Darfur kidnappers demand ransom for 3 aid workers, including Canadian

Abductors holding a Canadian nurse and two other employees of the Belgian branch of Médecins Sans Frontières in Sudan's Darfur region are demanding a ransom, according to Sudanese media.

Laura Archer's website says she was due to return home in April

Laura Archer is pictured in this undated handout photo in Sudan. The Montreal nurse is among three Médecins Sans Frontières workers abducted in Darfur Wednesday.
Abductors holding a Canadian nurse and two other employees of the Belgian branch of Médecins Sans Frontières in Sudan's Darfur region are demanding a ransom, according to Sudanese media.

No further details were available.

The general director of the Canadian arm of Médecins Sans Frontières (Doctors Without Borders) told reporters that Laura Archer, a nurse who was living in Montreal before leaving for Darfur, was one of those abducted.

Marilyn McHarg, speaking at a Thursday news conference in Toronto, said the abduction was "very much unexpected."

"There has not been an abduction like this in Darfur before," she said.

Mauro D’Ascanio, an Italian doctor, and Raphaël Meunier, a French field co-ordinator were also abducted, Médecins Sans Frontières said in a statement. Two Sudanese employees were also taken but were soon released, the group said.

McHarg said no group has taken responsibility and that her organization has not had any contact with the abductors, who were reportedly armed.

However, there was a phone call from the kidnapped staff Wednesday night, she added.

"When we had the contact it was between the team in the area and the staff who had been abducted and we did get confirmation that they were OK, they were in good health, they were together and that they were being well-treated."

Archer's family was concerned about the situation, but was very strong and stoic, she said.

"Our concern is for the safety of those that have been abducted and we're hoping for a very swift and safe release," she said.

The next steps are to "keep the lines open" to be ready for negotiation and to co-ordinate with the Sudanese and the Canadian governments, said McHarg.

Susan Sandars, a spokesperson for the group in Nairobi, Kenya, said she had no information on the motive for the abduction or the whereabouts of the aid workers.

Noureddine Mezni, a spokesman for United Nations peacekeepers in Khartoum, said the abductions took place Wednesday in Serif Umra, North Darfur, about 205 kilometres from the town of El Fasher.

The Sudanese Foreign Ministry later issued a statement that said, "The available information up to now indicates that all those kidnapped are in good health and have not been harmed."

Friends shocked by abduction

Archer, a graduate of the University of Prince Edward Island, had previously worked with Médecins Sans Frontières in the Central African Republic, Chad and Congo. According to a website featuring paintings of people she encountered while working in Africa, she was due to return from Darfur next month.

Archer's friends and neighbours in Montreal were shocked to hear about her abduction. At the café across from her loft in Montreal's St-Henri district, patrons and staff described her as a strong-willed woman who was well aware of the risks of working in Darfur.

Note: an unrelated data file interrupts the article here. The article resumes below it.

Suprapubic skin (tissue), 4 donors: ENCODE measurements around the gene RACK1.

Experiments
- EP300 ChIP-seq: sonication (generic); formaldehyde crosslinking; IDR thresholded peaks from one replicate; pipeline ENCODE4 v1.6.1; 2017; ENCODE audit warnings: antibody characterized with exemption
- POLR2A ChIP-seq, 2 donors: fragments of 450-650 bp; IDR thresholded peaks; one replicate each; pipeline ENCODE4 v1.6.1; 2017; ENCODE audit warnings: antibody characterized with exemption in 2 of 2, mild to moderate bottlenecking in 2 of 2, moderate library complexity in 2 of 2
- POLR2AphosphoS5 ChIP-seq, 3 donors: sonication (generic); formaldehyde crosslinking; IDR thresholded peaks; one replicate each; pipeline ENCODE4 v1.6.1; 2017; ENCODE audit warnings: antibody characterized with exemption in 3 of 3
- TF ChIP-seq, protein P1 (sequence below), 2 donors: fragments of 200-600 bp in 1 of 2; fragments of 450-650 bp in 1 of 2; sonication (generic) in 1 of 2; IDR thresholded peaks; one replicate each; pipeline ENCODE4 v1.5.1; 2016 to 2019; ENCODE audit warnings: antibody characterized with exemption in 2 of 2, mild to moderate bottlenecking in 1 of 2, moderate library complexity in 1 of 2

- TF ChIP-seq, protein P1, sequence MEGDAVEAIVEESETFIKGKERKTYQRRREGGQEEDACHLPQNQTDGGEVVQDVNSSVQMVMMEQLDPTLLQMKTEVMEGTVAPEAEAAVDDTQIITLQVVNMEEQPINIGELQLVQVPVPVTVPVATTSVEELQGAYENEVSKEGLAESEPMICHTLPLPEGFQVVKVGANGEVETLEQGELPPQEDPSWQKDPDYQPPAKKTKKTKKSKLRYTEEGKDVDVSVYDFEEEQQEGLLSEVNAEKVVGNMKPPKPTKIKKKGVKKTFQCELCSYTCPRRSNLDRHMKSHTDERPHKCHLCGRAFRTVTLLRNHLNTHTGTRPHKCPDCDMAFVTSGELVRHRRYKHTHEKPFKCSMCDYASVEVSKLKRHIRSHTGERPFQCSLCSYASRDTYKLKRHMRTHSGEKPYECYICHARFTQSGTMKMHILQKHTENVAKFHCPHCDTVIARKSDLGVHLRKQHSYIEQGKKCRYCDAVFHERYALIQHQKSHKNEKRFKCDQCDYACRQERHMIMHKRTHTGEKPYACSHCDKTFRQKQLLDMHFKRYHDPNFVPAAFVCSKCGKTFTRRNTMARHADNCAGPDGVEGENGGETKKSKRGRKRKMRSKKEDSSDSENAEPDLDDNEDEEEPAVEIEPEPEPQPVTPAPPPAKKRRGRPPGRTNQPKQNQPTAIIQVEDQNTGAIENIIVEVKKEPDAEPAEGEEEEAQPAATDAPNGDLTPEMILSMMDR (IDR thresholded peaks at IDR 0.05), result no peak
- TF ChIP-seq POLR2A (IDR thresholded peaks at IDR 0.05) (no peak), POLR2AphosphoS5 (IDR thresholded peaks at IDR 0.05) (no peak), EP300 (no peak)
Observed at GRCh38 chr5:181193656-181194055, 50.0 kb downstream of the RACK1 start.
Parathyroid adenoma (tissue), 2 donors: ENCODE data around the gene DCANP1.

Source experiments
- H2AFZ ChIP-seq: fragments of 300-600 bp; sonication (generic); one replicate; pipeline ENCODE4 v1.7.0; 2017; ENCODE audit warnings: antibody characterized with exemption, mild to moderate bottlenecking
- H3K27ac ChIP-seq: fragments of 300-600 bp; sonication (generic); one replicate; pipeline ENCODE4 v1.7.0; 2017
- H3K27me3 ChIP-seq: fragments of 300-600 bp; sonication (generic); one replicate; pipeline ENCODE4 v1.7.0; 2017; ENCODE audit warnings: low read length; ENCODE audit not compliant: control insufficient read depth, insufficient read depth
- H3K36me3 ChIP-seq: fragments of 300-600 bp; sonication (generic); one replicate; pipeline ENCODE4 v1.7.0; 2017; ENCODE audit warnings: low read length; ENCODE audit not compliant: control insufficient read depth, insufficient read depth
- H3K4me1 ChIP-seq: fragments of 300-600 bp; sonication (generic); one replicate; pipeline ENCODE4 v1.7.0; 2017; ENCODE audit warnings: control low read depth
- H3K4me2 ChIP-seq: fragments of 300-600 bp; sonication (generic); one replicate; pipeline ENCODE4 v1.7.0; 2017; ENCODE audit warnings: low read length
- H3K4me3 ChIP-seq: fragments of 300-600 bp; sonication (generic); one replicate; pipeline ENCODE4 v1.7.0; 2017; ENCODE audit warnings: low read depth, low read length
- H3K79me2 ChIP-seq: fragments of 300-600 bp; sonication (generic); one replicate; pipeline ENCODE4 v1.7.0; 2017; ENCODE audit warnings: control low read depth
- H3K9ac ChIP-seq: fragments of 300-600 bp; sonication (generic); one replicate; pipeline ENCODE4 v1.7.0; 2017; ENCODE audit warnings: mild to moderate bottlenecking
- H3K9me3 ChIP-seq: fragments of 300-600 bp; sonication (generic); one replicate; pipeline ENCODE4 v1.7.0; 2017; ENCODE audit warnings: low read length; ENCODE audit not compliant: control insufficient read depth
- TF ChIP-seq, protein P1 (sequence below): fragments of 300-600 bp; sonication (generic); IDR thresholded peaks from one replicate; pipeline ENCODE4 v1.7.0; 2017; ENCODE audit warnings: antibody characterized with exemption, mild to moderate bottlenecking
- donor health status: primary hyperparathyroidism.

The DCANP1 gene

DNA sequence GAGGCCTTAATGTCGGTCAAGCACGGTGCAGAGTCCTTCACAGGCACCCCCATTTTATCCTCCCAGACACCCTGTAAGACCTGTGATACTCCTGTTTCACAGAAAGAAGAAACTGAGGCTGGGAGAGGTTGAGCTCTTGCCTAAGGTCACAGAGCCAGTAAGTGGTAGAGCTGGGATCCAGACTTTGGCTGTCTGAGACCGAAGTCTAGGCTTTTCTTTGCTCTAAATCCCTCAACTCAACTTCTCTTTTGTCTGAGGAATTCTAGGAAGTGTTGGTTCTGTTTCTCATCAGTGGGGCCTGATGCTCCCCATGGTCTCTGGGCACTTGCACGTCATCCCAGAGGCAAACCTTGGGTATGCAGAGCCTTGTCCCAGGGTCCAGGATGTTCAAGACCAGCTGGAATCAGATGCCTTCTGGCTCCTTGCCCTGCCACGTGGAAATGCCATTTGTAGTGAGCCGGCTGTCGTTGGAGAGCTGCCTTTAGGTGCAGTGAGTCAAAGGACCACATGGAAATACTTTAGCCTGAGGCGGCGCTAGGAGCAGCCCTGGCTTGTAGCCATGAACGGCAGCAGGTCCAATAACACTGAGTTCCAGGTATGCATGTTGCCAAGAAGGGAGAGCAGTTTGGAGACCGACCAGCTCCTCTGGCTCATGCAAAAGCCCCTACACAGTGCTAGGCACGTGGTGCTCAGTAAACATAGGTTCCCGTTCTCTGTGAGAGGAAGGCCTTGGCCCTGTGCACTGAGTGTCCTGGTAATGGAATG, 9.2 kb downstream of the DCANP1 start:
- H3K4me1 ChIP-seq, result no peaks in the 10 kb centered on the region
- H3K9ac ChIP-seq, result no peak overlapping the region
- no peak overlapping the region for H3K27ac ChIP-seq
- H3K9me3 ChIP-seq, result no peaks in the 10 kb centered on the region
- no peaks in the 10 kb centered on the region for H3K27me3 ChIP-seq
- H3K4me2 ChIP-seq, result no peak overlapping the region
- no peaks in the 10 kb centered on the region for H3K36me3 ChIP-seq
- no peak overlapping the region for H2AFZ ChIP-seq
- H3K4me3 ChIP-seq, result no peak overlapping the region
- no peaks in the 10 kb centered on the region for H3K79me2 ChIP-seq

Archer was employed at the café as a dishwasher in the past. Her artwork, depicting images from her travels with MSF, often hung on the café's walls.

Jonathan MacLeod, who works at the café, grew up with Archer in Charlottetown. He said if anyone could cope with the stress of a hostage situation, it would be his friend.

Group recalling all remaining staff

Earlier Thursday, Christopher Stokes, director of Médecins Sans Frontières Belgium, said in Brussels that the group decided to pull out its remaining staff from Darfur to Khartoum as a safety precaution until those abducted are freed.

Médecins Sans Frontières director of operations Stephan Goetghebuer, left, speaks during a media conference in Brussels on Thursday. Seated right is general director Christopher Stokes. ((Virginia Mayo/Associated Press))
"We are trying to negotiate for the moment the release of our colleagues," Stokes said. "The only people that will stay behind are the people dealing with trying to secure the freedom of our colleagues. The remaining ... MSF Belgium, Switzerland and Spain ... also decided to withdraw their teams."

Wednesday's abductions come a week after Sudanese President Omar al-Bashir expelled 13 aid groups — including sections of Médecins Sans Frontières — from his country, following a warrant issued for his arrest by the International Criminal Court on charges of war crimes and crimes against humanity.

French and Dutch arms of Médecins Sans Frontières in Darfur have been expelled, the aid group said, but the Belgian, Swiss and Spanish branches in the region are not affected.

The UN has said the expulsions would severely impact the lives of two million people in Darfur, as nearly 40 per cent of the aid workers there were affected by the decision.

Al-Bashir accused the aid groups of undermining security in Sudan and of conspiring with the ICC. 

"MSF has never collaborated with the ICC," Stephan Goetghebuer, the director of the Belgian arm of Médecins Sans Frontières, told the Reuters news agency. "Yet, it's obvious that part of the population in Sudan took these accusations about [non-governmental organizations] very seriously."

He told Reuters that his group was subject to increased antagonism after the ICC issued the arrest warrant.

The UN estimates that more than 300,000 people have been killed and 2.5 million forced from their homes since 2003 by fighting between tribal rebels and militiamen said to be backed by the Arab-dominated regime.

With files from the Associated Press